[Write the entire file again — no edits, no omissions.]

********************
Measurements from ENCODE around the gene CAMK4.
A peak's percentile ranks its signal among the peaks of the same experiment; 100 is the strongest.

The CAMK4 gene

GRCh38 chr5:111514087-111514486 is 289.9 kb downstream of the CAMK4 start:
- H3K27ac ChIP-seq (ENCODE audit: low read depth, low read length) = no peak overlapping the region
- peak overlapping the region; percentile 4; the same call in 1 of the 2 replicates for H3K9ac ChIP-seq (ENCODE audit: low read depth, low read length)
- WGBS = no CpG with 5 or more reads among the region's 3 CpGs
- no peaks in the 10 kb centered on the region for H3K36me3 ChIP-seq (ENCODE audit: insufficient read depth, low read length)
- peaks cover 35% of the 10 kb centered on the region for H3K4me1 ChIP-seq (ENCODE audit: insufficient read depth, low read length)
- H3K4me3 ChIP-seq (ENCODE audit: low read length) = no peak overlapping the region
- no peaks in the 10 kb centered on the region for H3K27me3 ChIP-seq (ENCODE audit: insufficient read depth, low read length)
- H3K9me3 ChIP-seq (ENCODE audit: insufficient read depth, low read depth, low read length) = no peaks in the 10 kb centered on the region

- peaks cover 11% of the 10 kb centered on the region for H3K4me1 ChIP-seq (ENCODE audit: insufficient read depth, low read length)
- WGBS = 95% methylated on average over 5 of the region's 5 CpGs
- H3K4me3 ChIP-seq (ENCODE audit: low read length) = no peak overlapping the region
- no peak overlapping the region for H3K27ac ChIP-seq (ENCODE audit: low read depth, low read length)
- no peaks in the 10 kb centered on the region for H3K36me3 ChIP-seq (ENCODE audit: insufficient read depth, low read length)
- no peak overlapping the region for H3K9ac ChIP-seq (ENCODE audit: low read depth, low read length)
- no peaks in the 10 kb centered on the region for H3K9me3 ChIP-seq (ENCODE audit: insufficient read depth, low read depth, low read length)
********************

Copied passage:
Measurements from ENCODE around the gene CAMK4.
A peak's percentile ranks its signal among the peaks of the same experiment; 100 is the strongest.

The CAMK4 gene

GRCh38 chr5:111514087-111514486 is 289.9 kb downstream of the CAMK4 start:
- H3K27ac ChIP-seq (ENCODE audit: low read depth, low read length) = no peak overlapping the region
- peak overlapping the region; percentile 4; the same call in 1 of the 2 replicates for H3K9ac ChIP-seq (ENCODE audit: low read depth, low read length)
- WGBS = no CpG with 5 or more reads among the region's 3 CpGs
- no peaks in the 10 kb centered on the region for H3K36me3 ChIP-seq (ENCODE audit: insufficient read depth, low read length)
- peaks cover 35% of the 10 kb centered on the region for H3K4me1 ChIP-seq (ENCODE audit: insufficient read depth, low read length)
- H3K4me3 ChIP-seq (ENCODE audit: low read length) = no peak overlapping the region
- no peaks in the 10 kb centered on the region for H3K27me3 ChIP-seq (ENCODE audit: insufficient read depth, low read length)
- H3K9me3 ChIP-seq (ENCODE audit: insufficient read depth, low read depth, low read length) = no peaks in the 10 kb centered on the region

- peaks cover 11% of the 10 kb centered on the region for H3K4me1 ChIP-seq (ENCODE audit: insufficient read depth, low read length)
- WGBS = 95% methylated on average over 5 of the region's 5 CpGs
- H3K4me3 ChIP-seq (ENCODE audit: low read length) = no peak overlapping the region
- no peak overlapping the region for H3K27ac ChIP-seq (ENCODE audit: low read depth, low read length)
- no peaks in the 10 kb centered on the region for H3K36me3 ChIP-seq (ENCODE audit: insufficient read depth, low read length)
- no peak overlapping the region for H3K9ac ChIP-seq (ENCODE audit: low read depth, low read length)
- no peaks in the 10 kb centered on the region for H3K9me3 ChIP-seq (ENCODE audit: insufficient read depth, low read depth, low read length)